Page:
All the tensions and contradictions in life are, and ought to be, reflected in one’s philosophy, and one should not attempt to compose them for the sake of neat philosophical construction. Philosophy cannot ever be divorced from the totality of man’s spiritual experience, from his struggles, his insights, his ecstasies, his religious faith and mystical vision.
The maxim "Think for yourself," is basic; but the further maxim, "Think socially," must be added if philosophy is to do its whole duty.
Life is short - while we speak it flies; enjoy, then, the present, and forget the future; such is the moral of ancient poetry, a graceful and a wise moral - indulged beneath a southern sky, and all deserving the phrase applied to it, “The philosophy of the garden.”
Truth travels down from the heights of philosophy to the humblest walks of lie, and up from the simplest perceptions of an awakened intellect to the discoveries which almost change the face of the world. At every stage of its progress it is genial, luminous, creative.
What sort of philosophy one chooses depends, therefore, on what sort of man one is; for a philosophical system is not a dead piece of furniture that we can reject or accept as we wish; it is rather a thing animated by the soul of the person who holds it. A person indolent by nature or dulled and distorted by mental servitude, learned luxury, and vanity will never raise himself to the level of idealism.
Knowledge of our duties is the most essential part of the philosophy of life. If you escape duty you avoid action. The world demands results.
The business of philosophy is to circumnavigate human nature.
Moral philosophy is nothing else but the science of what is good and evil in the conversation and society of mankind. God and evil are names that signify our appetites and aversions, which in different tempers, customs and doctrines of men are different.
God may be worshipped and contemplated in any of his aspects. But to persist in worshipping only one aspect to the exclusion of all the rest is to run into grave spiritual peril... The best that can be said for ritualistic legalism is that it improves conduct. It does little, however, to alter character and nothing of itself to modify consciousness... The complete transformation of consciousness, which is “enlightenment,” “deliverance,” “salvation,” comes only when God is thought of as the perennial Philosophy affirms Him to be - immanent as well as transcendent, supra-personal as well as personal - and when religious practices are adapted to this conception.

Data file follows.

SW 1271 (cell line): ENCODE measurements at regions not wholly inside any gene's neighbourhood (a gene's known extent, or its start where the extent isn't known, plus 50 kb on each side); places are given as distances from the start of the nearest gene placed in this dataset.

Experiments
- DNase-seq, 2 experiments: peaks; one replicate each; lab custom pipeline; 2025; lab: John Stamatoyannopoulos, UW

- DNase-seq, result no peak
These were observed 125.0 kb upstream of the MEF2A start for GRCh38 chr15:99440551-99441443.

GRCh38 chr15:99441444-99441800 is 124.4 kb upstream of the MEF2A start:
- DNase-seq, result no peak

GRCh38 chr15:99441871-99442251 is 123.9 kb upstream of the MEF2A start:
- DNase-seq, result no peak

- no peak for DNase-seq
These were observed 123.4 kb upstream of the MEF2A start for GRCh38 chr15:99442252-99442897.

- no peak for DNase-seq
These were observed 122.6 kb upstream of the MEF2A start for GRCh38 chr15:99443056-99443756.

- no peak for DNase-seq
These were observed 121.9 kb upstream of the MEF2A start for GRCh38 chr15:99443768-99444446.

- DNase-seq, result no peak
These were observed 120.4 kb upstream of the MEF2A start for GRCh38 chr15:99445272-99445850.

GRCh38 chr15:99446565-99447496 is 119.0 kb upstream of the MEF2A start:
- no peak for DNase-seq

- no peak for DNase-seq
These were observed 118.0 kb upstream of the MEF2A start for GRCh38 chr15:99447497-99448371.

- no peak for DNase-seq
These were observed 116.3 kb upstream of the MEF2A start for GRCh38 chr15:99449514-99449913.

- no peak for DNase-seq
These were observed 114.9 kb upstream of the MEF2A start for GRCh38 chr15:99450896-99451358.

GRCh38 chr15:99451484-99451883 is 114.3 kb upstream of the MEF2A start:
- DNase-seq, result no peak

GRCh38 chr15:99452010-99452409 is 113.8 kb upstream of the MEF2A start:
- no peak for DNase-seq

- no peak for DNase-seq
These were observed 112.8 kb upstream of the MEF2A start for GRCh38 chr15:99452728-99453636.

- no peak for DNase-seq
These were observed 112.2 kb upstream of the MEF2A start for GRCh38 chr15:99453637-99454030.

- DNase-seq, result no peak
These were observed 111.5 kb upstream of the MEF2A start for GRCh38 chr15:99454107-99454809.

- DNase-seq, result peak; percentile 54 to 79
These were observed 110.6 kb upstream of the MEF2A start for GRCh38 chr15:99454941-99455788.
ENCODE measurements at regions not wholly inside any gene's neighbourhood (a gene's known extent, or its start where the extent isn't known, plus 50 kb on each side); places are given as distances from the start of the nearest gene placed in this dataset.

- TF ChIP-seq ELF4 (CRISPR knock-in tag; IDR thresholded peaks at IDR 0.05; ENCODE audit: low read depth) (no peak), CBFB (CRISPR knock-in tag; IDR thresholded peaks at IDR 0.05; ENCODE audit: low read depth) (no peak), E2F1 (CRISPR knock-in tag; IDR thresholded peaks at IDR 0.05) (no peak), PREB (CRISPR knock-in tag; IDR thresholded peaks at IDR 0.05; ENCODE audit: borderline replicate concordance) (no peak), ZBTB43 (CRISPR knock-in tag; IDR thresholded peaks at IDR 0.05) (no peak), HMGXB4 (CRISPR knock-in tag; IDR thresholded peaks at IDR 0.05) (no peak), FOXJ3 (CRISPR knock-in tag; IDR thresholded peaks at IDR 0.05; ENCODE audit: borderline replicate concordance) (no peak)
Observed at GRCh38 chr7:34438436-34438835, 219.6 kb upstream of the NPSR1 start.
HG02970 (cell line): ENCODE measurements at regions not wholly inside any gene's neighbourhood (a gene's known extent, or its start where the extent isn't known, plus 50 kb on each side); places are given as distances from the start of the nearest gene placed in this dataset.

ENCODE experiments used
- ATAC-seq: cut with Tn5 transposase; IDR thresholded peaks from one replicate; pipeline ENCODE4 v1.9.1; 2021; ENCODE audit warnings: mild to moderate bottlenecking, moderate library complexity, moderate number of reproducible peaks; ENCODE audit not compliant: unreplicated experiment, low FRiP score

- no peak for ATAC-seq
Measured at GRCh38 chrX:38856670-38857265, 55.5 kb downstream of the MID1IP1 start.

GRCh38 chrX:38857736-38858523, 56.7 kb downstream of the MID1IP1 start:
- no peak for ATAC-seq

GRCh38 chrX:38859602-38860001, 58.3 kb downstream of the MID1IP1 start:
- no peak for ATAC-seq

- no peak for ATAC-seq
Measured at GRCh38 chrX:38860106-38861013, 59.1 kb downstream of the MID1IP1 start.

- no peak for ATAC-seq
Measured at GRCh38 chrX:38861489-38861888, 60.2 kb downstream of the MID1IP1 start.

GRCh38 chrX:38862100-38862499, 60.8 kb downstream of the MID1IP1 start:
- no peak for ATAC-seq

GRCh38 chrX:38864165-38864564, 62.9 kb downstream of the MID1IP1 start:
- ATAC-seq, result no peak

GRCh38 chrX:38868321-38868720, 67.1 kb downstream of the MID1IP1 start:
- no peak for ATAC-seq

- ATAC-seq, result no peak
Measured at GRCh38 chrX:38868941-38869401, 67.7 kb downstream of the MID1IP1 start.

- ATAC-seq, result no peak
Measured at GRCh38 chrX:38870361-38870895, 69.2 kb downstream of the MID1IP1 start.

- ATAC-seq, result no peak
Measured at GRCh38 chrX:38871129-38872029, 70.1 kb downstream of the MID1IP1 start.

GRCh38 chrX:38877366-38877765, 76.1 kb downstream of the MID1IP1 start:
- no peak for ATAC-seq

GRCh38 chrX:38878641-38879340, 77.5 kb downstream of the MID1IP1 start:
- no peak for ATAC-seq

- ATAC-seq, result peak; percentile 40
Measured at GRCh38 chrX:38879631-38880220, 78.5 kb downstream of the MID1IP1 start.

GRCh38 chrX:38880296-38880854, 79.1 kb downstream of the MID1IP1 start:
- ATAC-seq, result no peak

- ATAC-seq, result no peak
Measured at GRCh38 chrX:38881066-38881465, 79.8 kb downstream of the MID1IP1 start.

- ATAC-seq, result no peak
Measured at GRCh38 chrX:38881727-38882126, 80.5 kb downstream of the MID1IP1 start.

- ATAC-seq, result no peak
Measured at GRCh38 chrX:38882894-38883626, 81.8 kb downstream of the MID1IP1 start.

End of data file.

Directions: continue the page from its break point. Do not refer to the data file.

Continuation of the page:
Nobody can have the consolations of religion or philosophy unless he has first experienced their desolations.
The object of studying philosophy is to know one's own mind, not other people's.
In civilized life... it has at last become possible for large numbers of people to pass from the cradle to the grave without ever having had a pang of genuine fear. Man of us need an attack of mental disease to teach us the meaning of the word. Hence the possibility of so much blindly optimistic philosophy and religion.
The things a man believes most profoundly are rarely on the surface of his mind or tongue. Newly acquired notions - decisions based on expediency, the fashionable ideas of the moment - are right on top of the pile, ready to be displayed in bright after-dinner conversation. But the ideas that make up a man's philosophy of life are somewhere way down below.
It’s quite true what philosophy says, that life must be understood backwards. But one then forgets the other principle, that it must be lived forwards. A principle which, the more one thinks it through, precisely leads to the conclusion that life in time can never properly be understood, just because no moment can acquire the complete stillness needed to orient oneself backwards.
A philosophy is characterized more by the formulation of its problems than by its solution of them.
True philosophy is that which makes us to ourselves and to all about us, better; and at the same time, more content, patient, calm, and more ready for all decent and pure enjoyment.
True philosophy is that which renders us to ourselves, and all others who surround us, better, and at the same time more content, more patient, more calm, and more ready for all decent and pure enjoyment.
The best thing about philosophy is that it fails. It is better that philosophy fail to totalize meaning for it thereby remains open to the irreducible otherness of transcendence.
I and myself. I feel myself - these are two distinct things. Our false philosophy is incorporated in our whole language; we cannot reason without, so to speak, reasoning wrongly. We overlook the fact that speaking, no matter of what, is itself a philosophy.
The sole philosophy open to those who doubt the possibility of truth is absolute silence - even mental.